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‘Earliest’ whisky still mention found

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Historians have discovered what is believed to be the earliest reference to a Scotch whisky still in a 1505 entry in the Burgh Records of Aberdeen.

Pages of Aberdeen's Burgh Records of 1505
On the record: The reference comes in Aberdeen’s Burgh Records of 1505

The text, discovered by University of Aberdeen research fellow Dr Claire Hawes, is part of an inquest into the inheritance of chaplain Sir Andrew Gray, and names among his possessions ‘ane stellatour for aquavite and ros wattir’.

According to researchers, the description suggests that the ‘aquavite’ – the Middle Scots word for whisky, derived from the Latin aqua vitae – was whisky to be drunk, rather than spirit to be used in the manufacture of gunpowder.

The earliest reference to whisky is generally accepted to come in the Exchequer Roll of 1494, in which a monk, Brother John Cor, is given ‘8 bolls of malt, wherewith to make aqua vitae for the King’.

But experts have pointed out that John Cor’s aqua vitae may have been used in the manufacture of gunpowder, or in researches into alchemy, rather than to make a potable spirit.

‘This is a very significant find in the history of our national drink,’ said Dr Jackson Armstrong, who led the project to transcribe the Burgh Records. ‘It reframes the story of Scotch whisky and suggests new layers of complexity in Scotland’s urban history.’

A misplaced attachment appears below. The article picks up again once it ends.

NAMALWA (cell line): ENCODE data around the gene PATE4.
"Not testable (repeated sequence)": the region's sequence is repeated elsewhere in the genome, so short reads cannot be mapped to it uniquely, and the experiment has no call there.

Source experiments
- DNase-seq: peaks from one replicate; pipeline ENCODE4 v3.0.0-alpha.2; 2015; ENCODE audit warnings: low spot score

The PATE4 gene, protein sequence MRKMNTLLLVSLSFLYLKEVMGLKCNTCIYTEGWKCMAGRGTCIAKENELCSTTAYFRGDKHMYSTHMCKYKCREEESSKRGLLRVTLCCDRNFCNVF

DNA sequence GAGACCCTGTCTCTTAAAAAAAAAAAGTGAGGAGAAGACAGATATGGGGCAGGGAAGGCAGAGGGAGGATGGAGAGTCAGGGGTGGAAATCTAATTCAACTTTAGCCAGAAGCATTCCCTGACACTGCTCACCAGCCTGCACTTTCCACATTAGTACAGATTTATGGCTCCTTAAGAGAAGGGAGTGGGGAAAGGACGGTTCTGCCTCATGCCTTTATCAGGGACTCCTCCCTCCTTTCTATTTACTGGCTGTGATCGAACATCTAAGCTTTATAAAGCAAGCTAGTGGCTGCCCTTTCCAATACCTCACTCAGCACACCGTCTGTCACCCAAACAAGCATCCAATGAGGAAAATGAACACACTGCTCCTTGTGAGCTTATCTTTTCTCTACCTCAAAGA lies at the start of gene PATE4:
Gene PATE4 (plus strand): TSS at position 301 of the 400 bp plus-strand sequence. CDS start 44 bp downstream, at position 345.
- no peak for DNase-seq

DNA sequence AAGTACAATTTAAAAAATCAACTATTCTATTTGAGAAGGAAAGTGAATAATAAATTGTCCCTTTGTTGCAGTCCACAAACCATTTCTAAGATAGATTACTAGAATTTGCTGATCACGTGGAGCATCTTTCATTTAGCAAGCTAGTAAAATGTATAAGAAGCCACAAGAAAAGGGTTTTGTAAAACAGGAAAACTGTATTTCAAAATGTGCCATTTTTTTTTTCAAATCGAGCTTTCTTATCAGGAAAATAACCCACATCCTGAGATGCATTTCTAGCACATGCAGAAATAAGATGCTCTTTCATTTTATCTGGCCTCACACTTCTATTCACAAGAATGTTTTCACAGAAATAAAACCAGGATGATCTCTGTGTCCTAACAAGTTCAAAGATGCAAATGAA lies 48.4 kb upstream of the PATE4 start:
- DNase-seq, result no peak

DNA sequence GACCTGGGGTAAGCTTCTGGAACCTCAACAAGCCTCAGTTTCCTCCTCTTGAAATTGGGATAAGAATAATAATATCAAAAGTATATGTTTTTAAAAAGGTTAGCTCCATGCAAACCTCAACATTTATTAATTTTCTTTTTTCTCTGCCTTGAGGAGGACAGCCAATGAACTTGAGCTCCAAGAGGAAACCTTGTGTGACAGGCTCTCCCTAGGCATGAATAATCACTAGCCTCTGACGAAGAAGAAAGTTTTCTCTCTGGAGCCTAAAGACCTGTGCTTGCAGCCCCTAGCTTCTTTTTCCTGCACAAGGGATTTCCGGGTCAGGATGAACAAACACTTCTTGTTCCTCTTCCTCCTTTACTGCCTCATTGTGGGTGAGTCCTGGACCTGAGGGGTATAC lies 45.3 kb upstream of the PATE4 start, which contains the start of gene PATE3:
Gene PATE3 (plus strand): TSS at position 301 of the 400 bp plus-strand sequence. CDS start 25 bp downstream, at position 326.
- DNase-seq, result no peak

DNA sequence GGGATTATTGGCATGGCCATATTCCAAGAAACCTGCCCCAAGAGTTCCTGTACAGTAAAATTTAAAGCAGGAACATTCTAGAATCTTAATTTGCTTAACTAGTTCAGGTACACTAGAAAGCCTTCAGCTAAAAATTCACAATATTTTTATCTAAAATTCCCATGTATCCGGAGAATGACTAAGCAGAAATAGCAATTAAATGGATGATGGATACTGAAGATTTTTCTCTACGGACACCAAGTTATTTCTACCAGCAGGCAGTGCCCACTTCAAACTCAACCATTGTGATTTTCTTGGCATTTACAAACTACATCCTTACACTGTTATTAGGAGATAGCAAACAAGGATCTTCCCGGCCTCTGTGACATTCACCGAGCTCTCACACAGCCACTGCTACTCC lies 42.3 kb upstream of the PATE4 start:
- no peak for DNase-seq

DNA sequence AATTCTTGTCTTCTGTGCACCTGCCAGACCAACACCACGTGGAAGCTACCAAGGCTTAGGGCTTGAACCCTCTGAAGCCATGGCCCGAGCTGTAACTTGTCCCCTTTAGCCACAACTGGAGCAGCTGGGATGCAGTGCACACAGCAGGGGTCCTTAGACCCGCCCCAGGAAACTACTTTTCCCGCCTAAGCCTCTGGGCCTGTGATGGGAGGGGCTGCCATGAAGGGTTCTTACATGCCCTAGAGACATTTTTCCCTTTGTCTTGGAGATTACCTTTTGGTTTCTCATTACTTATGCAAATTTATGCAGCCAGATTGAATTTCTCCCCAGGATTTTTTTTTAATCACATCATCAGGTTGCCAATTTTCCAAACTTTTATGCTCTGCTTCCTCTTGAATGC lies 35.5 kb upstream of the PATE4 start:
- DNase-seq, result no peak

Close-up of Burgh Records text

For consumption?: The description implies that this ‘aquavite’ was to be drunk

He added: ‘This is the earliest record directly mentioning the apparatus for distilling aquavite, and that equipment was at the heart of renaissance Aberdeen where at this time our own university had just been founded and the educational communities of humanism, science and medicine were growing.

‘This find places the development of whisky in the heart of this movement, an interesting counterpoint to the established story of early aquavite in Scotland within the court of King James IV.

‘What is more, some other early references to aquavite refer to the spirit used in the preparation of gunpowder for the King. The Aberdeen still being for aquavite and rose water may suggest, by contrast, that it was for making whisky to drink.’

Now the historians have been awarded £15,000 to continue their research by Chivas Brothers, which owns whiskies such as Chivas Regal, Ballantine’s and The Glenlivet, and which has strong links with Aberdeen.

Dr Hawes said the funding would enable researchers to look more deeply into the Burgh Records for entries related to distillation, which could ‘significantly change our understanding of the origins of our national drink’.

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